AUSTIN (KXAN) - The rainy pattern we saw across central Texas on Friday is persisting Saturday.
A series of disturbances continue to rotate through the area riding an upper-level trough. These disturbances are interacting with plentiful low and mid-level moisture, combining to form scattered to numerous showers and thunderstorms for the second day in a row.
Rainfall totals Friday were the heaviest Metro Austin has seen in 2013 – totaling over 3 inches at both Camp Mabry and ABIA. This erased our year-to-date deficit, and caused the temporary closure of a few local low-water crossings.
The geographical placement of the heaviest rains has not been ideal for yielding lake level rises, but has done a good job of saturating our dry soil and leading to some runoff. The heaviest rain totals have mainly been concentrated in the Lake Austin and Lady Bird Lake watersheds.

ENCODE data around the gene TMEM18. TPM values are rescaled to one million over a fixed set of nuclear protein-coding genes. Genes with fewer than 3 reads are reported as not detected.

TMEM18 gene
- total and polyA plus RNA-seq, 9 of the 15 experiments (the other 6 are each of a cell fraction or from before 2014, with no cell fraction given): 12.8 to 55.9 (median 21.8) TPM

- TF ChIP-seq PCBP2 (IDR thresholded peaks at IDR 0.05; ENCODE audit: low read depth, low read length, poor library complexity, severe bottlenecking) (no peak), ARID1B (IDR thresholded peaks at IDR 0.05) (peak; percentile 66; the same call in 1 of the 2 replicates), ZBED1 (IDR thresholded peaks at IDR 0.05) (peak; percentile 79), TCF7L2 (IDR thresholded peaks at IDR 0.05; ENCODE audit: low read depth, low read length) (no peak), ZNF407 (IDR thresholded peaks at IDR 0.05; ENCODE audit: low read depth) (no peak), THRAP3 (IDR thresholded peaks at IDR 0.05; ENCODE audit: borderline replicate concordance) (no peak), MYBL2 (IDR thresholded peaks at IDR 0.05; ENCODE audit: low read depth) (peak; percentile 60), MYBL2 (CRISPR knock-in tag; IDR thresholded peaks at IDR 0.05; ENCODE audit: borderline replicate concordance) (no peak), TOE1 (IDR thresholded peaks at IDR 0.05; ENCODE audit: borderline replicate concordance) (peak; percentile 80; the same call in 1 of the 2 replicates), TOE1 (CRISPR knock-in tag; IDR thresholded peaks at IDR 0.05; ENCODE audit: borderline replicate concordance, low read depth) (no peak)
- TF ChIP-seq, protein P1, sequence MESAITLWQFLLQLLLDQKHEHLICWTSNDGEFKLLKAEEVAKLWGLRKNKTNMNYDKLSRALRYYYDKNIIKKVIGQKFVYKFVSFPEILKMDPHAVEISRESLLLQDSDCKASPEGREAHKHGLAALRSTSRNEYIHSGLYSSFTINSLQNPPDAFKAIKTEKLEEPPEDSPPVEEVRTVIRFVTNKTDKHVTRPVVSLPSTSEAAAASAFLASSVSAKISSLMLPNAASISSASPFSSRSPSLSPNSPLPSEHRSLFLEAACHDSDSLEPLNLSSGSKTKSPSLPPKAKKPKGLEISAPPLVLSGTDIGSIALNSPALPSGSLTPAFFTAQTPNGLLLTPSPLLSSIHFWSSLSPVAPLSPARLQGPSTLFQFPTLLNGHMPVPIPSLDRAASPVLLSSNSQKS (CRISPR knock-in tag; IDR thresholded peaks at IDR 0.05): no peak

These constant-level lakes are located below the variable-level Lakes Travis and Buchanan, so will not contribute to lake level rises. Rainfall amounts in the Lake Travis and Buchanan watersheds, although not as impressive as in the Metro area, have been beneficial as well – mainly ranging from one to two inches.
This type of weather pattern is not conducive for much severe weather in terms of hail or tornadoes, but is conducive for a different threat.
As these storms move south-to-north along the similarly-oriented line of rain, that leads to what meteorologists call "cell training". Training is when heavy rains – instead of moving through an area and clearing out – continue to move over the same areas repeatedly. Training frequently leads to heavy rainfall totals and flash flooding. The National Weather Service has issued a flash flood watch for most of central Texas until 8 a.m. Sunday.
As the on and off heavy rains continue, remember "Turn Around – Don't Drown!"
You can monitor for the latest real-time flooding and road-closure information here.
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